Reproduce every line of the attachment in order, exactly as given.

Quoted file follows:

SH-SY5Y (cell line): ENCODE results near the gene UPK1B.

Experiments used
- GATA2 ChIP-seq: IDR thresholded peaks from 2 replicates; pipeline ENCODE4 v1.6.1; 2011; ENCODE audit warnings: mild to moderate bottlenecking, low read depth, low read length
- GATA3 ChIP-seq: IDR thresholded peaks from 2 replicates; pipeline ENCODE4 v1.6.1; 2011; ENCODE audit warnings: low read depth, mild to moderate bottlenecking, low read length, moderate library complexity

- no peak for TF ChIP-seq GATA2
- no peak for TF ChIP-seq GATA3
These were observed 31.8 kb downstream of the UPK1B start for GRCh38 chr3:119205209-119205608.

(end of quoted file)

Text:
SH-SY5Y (cell line): ENCODE results near the gene UPK1B.

Experiments used
- GATA2 ChIP-seq: IDR thresholded peaks from 2 replicates; pipeline ENCODE4 v1.6.1; 2011; ENCODE audit warnings: mild to moderate bottlenecking, low read depth, low read length
- GATA3 ChIP-seq: IDR thresholded peaks from 2 replicates; pipeline ENCODE4 v1.6.1; 2011; ENCODE audit warnings: low read depth, mild to moderate bottlenecking, low read length, moderate library complexity

- no peak for TF ChIP-seq GATA2
- no peak for TF ChIP-seq GATA3
These were observed 31.8 kb downstream of the UPK1B start for GRCh38 chr3:119205209-119205608.